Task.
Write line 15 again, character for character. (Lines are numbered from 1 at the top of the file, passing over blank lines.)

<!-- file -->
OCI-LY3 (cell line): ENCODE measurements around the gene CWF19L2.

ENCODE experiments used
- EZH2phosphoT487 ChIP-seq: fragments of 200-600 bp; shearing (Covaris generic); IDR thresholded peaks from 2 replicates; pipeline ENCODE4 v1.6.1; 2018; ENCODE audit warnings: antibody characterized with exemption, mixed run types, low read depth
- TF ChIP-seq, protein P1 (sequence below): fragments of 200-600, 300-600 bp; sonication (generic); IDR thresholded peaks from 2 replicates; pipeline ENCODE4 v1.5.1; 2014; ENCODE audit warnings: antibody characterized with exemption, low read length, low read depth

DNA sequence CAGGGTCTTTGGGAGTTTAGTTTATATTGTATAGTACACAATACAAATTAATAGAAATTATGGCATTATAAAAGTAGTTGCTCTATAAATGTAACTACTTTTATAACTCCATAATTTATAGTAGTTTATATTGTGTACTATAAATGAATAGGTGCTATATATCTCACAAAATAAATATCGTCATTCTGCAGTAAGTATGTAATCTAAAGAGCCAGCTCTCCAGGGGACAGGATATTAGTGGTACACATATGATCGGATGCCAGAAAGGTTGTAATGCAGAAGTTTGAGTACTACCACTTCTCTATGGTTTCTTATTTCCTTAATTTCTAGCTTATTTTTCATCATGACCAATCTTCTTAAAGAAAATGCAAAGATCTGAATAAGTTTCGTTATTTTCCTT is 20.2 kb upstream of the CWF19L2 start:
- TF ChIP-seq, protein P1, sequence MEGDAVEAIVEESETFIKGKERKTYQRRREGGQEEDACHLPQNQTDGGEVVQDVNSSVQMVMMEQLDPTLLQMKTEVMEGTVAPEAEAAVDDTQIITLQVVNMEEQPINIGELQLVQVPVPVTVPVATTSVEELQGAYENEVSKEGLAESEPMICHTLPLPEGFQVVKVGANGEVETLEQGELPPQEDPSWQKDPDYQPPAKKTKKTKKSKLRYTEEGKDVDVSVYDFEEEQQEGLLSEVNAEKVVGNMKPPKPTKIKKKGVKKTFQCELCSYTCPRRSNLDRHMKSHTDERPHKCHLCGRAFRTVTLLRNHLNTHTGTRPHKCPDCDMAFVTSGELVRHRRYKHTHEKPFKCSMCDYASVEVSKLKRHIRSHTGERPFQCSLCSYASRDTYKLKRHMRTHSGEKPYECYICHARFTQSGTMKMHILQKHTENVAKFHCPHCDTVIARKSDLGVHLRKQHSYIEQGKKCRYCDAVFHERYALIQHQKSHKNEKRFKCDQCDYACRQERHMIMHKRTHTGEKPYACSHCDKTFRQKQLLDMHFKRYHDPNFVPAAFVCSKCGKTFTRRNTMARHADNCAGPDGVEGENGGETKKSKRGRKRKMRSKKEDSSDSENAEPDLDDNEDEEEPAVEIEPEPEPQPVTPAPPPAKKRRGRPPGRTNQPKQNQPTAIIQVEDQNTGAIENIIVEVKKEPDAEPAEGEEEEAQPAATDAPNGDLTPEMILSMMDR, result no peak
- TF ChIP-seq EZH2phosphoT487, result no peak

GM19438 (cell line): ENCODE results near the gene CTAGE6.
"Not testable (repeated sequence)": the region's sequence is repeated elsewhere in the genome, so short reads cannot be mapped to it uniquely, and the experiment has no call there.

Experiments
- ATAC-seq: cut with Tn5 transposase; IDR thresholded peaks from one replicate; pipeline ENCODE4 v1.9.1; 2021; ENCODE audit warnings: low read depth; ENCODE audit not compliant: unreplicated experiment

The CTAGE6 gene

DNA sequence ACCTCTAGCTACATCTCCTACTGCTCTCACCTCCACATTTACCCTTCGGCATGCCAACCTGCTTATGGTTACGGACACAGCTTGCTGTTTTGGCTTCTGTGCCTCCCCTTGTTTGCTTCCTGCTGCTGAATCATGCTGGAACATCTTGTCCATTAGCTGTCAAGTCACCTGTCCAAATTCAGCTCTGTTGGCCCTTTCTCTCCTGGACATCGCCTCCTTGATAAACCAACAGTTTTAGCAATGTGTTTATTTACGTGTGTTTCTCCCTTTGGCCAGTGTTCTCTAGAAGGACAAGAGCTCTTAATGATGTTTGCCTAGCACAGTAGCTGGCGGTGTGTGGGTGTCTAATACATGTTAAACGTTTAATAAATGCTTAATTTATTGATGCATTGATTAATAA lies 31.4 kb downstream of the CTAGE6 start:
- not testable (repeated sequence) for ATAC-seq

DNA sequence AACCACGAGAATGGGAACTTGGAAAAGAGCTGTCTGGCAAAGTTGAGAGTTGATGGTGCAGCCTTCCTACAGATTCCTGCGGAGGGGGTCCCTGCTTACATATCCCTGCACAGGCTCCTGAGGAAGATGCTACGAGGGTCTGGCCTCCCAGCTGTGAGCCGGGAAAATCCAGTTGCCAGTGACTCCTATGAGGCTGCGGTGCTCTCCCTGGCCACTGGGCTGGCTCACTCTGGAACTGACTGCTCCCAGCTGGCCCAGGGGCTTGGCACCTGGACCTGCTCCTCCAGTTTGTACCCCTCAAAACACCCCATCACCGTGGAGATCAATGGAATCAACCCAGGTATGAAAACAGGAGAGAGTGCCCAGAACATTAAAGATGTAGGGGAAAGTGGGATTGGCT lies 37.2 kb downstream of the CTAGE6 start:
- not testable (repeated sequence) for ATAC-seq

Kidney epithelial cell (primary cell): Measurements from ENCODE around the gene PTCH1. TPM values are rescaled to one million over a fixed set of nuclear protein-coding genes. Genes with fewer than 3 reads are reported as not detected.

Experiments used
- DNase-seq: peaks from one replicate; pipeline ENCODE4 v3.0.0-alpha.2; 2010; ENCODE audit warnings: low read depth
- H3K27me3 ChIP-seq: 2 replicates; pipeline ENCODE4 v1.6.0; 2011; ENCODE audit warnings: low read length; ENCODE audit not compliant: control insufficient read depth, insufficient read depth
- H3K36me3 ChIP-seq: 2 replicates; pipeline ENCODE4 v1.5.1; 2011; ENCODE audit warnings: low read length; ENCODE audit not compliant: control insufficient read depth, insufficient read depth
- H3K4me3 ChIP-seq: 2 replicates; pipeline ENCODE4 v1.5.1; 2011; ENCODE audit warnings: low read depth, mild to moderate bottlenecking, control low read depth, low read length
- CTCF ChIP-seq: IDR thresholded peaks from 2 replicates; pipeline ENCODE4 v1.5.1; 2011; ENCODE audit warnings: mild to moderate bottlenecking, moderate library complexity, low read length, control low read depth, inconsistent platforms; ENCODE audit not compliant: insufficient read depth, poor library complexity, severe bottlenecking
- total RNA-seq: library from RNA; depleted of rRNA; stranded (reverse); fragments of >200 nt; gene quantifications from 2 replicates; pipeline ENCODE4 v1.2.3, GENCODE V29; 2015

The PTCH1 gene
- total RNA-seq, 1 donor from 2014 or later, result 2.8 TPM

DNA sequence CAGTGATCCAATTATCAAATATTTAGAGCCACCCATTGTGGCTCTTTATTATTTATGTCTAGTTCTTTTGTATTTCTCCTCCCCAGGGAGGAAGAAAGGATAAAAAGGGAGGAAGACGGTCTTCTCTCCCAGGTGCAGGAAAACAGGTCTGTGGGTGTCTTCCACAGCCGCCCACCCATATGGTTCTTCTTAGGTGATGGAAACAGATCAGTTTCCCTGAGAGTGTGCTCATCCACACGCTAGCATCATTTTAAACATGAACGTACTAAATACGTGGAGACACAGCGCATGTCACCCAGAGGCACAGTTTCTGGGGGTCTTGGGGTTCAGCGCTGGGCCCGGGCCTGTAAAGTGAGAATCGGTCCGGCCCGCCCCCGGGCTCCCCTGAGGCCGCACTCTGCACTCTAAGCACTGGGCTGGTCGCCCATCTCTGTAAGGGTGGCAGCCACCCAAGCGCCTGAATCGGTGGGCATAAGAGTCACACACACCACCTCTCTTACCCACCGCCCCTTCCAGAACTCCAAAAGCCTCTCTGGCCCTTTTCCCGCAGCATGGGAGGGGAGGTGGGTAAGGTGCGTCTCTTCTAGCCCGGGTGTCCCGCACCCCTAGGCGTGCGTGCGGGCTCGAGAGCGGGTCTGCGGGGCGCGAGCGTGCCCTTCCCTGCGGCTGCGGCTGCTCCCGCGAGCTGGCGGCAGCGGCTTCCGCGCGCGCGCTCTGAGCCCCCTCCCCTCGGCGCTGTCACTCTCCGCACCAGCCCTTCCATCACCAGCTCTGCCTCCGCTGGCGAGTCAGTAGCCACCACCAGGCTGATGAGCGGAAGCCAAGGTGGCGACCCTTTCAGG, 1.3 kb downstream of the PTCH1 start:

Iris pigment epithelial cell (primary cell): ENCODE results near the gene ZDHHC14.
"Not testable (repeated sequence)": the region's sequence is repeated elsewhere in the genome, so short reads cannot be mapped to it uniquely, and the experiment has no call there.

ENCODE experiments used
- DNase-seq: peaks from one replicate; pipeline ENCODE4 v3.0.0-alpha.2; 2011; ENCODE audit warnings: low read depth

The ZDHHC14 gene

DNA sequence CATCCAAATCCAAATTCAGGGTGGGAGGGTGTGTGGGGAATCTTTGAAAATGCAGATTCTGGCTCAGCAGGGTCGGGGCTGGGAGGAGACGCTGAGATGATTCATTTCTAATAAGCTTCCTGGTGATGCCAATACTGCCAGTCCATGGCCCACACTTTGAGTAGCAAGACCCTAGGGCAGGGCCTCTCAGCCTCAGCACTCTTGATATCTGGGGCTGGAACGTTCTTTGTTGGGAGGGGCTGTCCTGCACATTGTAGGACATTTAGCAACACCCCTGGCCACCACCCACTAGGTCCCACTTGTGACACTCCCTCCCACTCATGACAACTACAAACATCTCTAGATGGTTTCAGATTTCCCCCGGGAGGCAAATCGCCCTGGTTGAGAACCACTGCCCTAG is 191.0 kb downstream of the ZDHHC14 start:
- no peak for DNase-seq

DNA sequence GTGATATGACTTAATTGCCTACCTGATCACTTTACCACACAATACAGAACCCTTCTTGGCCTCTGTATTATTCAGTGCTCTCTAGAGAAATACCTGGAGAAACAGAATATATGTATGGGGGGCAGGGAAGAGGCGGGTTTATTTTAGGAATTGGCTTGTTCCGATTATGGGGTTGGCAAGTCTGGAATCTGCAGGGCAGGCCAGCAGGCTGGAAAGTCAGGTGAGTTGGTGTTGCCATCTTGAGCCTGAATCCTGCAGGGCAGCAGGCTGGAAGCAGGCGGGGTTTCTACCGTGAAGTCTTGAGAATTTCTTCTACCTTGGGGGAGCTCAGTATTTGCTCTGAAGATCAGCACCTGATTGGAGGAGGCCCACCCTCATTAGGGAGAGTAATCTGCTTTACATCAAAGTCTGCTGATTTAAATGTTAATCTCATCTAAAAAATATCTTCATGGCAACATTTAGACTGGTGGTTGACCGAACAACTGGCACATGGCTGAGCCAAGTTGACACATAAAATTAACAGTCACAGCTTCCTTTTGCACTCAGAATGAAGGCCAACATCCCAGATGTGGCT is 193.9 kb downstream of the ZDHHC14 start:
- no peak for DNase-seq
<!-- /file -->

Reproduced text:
DNA sequence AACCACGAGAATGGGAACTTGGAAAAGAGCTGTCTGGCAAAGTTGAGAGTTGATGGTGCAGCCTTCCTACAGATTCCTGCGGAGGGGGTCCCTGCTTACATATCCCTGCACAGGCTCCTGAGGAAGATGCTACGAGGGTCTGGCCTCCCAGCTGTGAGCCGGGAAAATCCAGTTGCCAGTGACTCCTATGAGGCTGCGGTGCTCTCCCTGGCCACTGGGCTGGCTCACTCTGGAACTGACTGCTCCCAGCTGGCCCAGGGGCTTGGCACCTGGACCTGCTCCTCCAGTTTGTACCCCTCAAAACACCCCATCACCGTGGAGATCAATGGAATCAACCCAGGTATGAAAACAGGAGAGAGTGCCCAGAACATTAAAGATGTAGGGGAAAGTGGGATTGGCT lies 37.2 kb downstream of the CTAGE6 start: